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Bear Claws and Ching-Chocks





There are donuts in the break room, and the coffee this morning is flavored with synthetic hazelnuts. I take a cup and a bear claw to my office. It’s 7:30 a.m., time to split myself in two again.

Ever since the Veterans Administration built this building in 1949 the space my body occupies on the ninth floor has been an office in the psychiatric ward. There’s no reckoning how many veterans have been treated for hallucinations and delusions in the very spot where I sit, but the windows were sealed in 1961 because somebody jumped out.

Within minutes of taking my seat I’m gone. I’ll watch my goldfish, Yin and Yang, endlessly circling their tank but I’m not living this moment, I’m living my life on Phuket with Vilai.

We live in a nice house in Rawai, walking distance from the beach but screened by casuarina trees from the monsoon winds that would otherwise ruin my carefully tended ornamental garden. It’s a great neighborhood, not wealthy but not poor. Reliable water, relatively honest cops, no busy roads, no tourists. We know our neighbors and like them. All the young men of the village have jobs at hotels and only come home at Songkhran, so the village is quiet at night.

A coconut plantation to the East, bananas to the West, jungled mountains behind us. South of us nothing but ocean all the way to Penang. The song-taew bus stops at the end of our lane, the weekly market is a block in one direction, two fantastic seafood joints a block in the other. My old dog Yoo-Yee is miraculously still alive, a rare survivor of the eternal war between Phuket’s ten-wheeled trucks and every other form of life on the roads. She’s still warning us about snakes in the bamboo, still keeping tokays out of my koi pond, still looking at me like I’m God.

In the mundane universe the federal government pays me to spend eight hours every day in my office, and the physical half of me does just that. But my soul spends those hours with Vilai. I may help an agitated and confused veteran find his way to the clinic, or send a prescription out to a vet’s social worker because the vet’s living in his car and you can’t send drugs to a parking lot behind a grocery store, but all of that is fuzzy and unreal. My mind is not in it.

What’s real: Eating lunch with Vilai, cold curried crab and somtam. I let her pour my beer into a glass because she thinks it’s low class to drink from the bottle. We joke around over the food, trading gossip about the neighbors. I love the sound of her voice. I love the way her eyes crinkle up when she laughs.

After lunch my fingers type the keys necessary to order our special felt tip pens from the warehouse, the soft bendy ones you can’t hurt anybody with. But in my head I’m listening to Vilai wash up the lunch plates in the kitchen. I pass behind her to get a beer from the fridge and give her bottom a pat as I go by. She makes a brief sound of protest but her eyes say she doesn’t mean it.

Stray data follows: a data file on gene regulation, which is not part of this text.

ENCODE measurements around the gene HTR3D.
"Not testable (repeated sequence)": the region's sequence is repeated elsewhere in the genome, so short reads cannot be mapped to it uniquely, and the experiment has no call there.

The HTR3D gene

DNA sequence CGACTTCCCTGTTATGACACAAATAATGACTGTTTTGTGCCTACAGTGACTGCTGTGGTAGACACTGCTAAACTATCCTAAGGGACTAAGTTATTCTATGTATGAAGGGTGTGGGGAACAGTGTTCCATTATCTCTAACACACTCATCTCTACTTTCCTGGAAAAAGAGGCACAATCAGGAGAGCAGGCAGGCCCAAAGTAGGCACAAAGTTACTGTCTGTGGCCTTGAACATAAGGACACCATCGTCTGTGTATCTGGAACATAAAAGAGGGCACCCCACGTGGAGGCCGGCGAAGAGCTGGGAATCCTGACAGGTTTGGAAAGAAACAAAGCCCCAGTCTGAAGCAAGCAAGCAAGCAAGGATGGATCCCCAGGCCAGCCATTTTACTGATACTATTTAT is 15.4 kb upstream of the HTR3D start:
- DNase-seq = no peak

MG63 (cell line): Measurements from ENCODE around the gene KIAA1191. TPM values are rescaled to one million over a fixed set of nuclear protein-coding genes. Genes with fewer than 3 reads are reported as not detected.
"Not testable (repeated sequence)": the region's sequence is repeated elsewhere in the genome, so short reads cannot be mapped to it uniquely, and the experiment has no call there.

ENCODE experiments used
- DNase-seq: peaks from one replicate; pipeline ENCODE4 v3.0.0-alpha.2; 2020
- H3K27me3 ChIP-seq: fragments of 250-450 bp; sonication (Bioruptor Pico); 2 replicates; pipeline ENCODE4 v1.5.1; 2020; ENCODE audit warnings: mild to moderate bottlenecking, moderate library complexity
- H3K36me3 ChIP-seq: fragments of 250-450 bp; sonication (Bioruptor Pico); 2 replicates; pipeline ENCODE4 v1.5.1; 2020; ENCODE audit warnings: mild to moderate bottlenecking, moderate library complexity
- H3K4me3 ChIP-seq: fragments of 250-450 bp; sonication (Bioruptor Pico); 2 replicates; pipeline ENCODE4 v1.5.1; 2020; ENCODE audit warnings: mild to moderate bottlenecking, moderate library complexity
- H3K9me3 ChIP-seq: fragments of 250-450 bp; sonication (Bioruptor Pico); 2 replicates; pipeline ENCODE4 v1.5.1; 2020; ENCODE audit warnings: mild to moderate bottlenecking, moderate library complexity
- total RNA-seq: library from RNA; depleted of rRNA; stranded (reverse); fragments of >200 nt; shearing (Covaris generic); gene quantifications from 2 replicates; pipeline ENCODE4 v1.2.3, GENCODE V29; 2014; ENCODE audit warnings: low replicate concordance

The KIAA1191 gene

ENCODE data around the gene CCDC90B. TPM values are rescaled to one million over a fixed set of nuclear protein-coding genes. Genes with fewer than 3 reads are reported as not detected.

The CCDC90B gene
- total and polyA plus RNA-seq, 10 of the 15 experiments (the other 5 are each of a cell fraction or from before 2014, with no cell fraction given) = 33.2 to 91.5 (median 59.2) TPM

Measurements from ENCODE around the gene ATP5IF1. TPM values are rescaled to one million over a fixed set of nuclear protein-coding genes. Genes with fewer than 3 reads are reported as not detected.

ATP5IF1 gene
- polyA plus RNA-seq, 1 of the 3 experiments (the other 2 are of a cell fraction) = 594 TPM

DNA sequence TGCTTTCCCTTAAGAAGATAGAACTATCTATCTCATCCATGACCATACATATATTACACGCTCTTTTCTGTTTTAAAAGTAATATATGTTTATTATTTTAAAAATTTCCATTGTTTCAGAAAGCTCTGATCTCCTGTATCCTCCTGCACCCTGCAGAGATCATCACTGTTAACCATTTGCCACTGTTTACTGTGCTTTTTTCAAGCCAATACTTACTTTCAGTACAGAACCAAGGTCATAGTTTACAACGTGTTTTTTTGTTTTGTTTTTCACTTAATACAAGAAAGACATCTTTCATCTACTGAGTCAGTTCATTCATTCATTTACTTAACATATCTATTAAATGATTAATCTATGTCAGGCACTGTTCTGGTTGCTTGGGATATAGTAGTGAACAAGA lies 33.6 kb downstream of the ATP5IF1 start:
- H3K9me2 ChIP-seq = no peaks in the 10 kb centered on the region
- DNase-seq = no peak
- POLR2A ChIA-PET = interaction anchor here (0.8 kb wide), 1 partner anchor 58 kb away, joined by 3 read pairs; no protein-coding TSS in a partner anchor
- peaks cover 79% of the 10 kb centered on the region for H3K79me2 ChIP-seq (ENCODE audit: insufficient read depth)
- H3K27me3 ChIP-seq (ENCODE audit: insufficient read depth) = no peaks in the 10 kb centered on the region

We wait out the heat of the afternoon in the living room, under the ceiling fan. I have a vague impression of sending an e-mail to Compensation and Pension requesting a review of a veteran’s travel pay, but it barely distracts me from watching Vilai fold laundry, seated on the floor with her legs tucked up under her. She watches a soap opera on the TV and I watch her. I love the way she pairs my socks. At a commercial break she checks my beer, gets up and brings me another. When the laundry’s put away and her show is over we take Yoo Yee for a walk down the beach to the nid noi shop. I need cigarettes; Vilai comes along because it’s Wednesday and the talaad nad will have fresh chicken.

“The war broke me,” says the veteran on the other side of my desk. “I came home from Asia in pieces.” He looks down at his shaking hands. His eyes are wet. “Sometimes I think I never came home at all.”

I am always surprised by the end of the working day. I notice people leaving from other offices and discover that my tour ended some time ago. I put on my coat and hat. I say goodbye to Yin and Yang. Sometimes I think they are aware of my presence or my absence. I lock my office door and start the walk home. I walk slowly, no reason at all to hurry.

Yoo Yee is dead. Vilai is in England. She’s been married for 20 years to a man who sells Asian art. She has two attractive kids and a big house next to a park in some place called Surrey.

She has absolutely no idea that we still live together in Rawai.

My evening will be spent in front of the TV. At bedtime my body will lie down alone and my mind will listen to Vilai breathing as she sleeps. On the ceiling a ching-chok will catch a mosquito and chirp about it to his friends. In my head we’ve slept together every night for twenty years.

I have never cheated on Vilai. Sometimes in my head the garden changes, the house changes, sometimes we live in Rawai and sometimes in Chalong. But in my mind I have never slept with another woman since the first time Vilai came to my bed. Never. That’s the most solid, certain, real part of it all. I know as sure as I breathe that I never would have wanted anybody else.

In my head, at least, she never did either.